High school students to learn leadership skills, self-awareness during summer course

by | Jul 6, 2020 | Self-Leadership, Sanger News

High school students participating in U-M’s Wolverine Pathways Summer Institute will take a month-long course on leadership taught by Sanger Associate Director Jeff Domagala.

The course, “Becoming a Self-Aware Leader,” will focus on building self-awareness skills. As with all summer courses at the U-M, it will be taught in a dynamic online format via video conferencing. During the course, students will articulate what it takes to become a thriving and well-rounded leader and will have a deeper understanding of themselves. They will participate in discussion boards, live class sessions, and develop a personal leadership development plan that outlines their strengths, values, social identity, leadership style, and goals. After completing the course, students will have enhanced self-efficacy as leaders and a better understanding of how they can make a difference in their lives and the lives of others.

“I’m looking forward to meeting and teaching this year’s Summer Institute students. Leadership skills are important at any age, but high schoolers who can get a head start will have an edge on their peers when they enter college,” Jeff said of the class. “There is a lot of pressure on today’s young adults. Those who better understand their own values, purpose, and goals will be able to make more confident decisions for themselves and others and they grow.”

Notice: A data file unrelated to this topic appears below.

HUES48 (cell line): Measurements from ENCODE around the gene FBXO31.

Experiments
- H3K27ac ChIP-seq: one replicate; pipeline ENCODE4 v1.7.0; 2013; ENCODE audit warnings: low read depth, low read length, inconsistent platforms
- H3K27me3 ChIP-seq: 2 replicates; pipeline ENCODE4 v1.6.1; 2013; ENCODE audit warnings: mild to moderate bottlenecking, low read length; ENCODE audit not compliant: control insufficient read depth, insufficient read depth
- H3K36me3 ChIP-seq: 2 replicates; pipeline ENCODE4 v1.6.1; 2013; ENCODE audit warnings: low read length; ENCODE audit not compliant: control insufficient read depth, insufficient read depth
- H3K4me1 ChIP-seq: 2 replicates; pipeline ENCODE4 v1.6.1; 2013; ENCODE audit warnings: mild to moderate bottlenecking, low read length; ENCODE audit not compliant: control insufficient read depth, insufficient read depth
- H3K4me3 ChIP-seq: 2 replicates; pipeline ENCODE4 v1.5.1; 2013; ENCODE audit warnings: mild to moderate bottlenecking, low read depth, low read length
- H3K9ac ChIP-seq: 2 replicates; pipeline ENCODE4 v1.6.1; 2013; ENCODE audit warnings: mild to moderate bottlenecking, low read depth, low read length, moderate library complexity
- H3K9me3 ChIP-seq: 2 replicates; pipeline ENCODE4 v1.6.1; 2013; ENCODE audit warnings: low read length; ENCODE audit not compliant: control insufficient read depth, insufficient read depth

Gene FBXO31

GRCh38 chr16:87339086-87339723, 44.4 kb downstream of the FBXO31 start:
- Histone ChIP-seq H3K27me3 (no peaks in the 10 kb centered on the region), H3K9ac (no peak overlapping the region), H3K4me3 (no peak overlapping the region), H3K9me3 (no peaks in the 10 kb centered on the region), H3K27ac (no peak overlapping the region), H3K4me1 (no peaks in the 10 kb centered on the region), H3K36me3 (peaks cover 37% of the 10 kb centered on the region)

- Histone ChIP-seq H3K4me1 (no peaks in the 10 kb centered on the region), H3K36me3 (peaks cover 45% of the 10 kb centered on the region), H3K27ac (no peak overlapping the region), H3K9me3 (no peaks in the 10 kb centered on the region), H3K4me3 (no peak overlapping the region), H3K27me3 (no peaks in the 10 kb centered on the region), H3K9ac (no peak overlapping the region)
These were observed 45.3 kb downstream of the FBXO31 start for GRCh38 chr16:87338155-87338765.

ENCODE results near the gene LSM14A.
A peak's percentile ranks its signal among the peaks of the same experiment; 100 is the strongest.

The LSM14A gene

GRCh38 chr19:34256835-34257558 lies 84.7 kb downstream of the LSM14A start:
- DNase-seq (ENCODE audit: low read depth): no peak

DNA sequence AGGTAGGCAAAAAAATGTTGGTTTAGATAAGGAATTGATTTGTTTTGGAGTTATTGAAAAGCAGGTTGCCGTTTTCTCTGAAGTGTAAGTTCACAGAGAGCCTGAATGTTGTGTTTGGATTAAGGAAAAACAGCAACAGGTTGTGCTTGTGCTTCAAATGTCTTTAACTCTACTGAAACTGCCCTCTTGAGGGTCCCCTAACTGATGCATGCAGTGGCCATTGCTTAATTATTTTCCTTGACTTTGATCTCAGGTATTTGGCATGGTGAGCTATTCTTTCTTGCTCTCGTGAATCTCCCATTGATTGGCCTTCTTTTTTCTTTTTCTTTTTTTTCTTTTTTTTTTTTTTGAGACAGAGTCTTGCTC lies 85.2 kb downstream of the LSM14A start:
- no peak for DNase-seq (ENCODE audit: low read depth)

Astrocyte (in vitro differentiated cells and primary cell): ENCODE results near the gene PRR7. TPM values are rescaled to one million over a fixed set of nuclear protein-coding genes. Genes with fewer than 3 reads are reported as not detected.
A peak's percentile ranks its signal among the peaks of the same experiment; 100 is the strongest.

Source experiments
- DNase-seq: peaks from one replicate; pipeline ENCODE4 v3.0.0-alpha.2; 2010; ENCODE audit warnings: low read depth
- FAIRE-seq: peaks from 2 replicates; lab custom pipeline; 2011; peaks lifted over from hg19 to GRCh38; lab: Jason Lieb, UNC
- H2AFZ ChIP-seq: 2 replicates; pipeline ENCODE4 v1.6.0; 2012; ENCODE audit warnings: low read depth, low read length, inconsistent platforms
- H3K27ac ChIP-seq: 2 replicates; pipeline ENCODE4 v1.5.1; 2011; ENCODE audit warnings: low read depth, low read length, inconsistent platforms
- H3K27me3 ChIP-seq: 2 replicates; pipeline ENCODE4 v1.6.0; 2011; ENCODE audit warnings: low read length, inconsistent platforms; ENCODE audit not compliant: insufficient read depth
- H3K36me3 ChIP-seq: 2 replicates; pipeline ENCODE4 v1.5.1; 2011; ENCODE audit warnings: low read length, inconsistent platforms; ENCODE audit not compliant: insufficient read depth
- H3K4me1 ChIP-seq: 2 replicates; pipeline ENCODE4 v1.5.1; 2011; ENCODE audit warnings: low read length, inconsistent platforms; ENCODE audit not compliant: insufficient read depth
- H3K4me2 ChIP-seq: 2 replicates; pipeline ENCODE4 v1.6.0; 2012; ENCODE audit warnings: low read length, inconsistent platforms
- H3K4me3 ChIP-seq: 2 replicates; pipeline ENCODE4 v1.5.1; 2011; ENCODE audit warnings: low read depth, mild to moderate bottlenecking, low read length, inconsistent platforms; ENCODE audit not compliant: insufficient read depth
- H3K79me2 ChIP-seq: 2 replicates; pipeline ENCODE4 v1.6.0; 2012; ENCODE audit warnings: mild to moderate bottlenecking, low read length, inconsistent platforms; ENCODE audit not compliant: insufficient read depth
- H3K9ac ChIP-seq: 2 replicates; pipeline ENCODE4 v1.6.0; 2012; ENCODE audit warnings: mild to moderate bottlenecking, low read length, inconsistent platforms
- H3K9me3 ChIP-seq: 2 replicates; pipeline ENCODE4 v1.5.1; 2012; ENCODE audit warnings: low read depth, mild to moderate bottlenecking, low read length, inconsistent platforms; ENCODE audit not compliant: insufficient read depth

For more information on the Wolverine Pathways program, see their website and the video on this page.

About Wolverine Pathways
Wolverine Pathways is a free, year-round college readiness program for 7th through 12th-grade students who live in Detroit or within the boundaries of Southfield Public or Ypsilanti Community school districts. Along with numerous opportunities to visit campus, interact with undergraduate mentors, participate in internships, and take a variety of college prep courses, Wolverine Pathways participants who complete the program and are admitted into the U-M receive full-tuition scholarships. The program was recently acknowledged in the Detroit Free Press as a way the university hopes to increase Black student enrollment.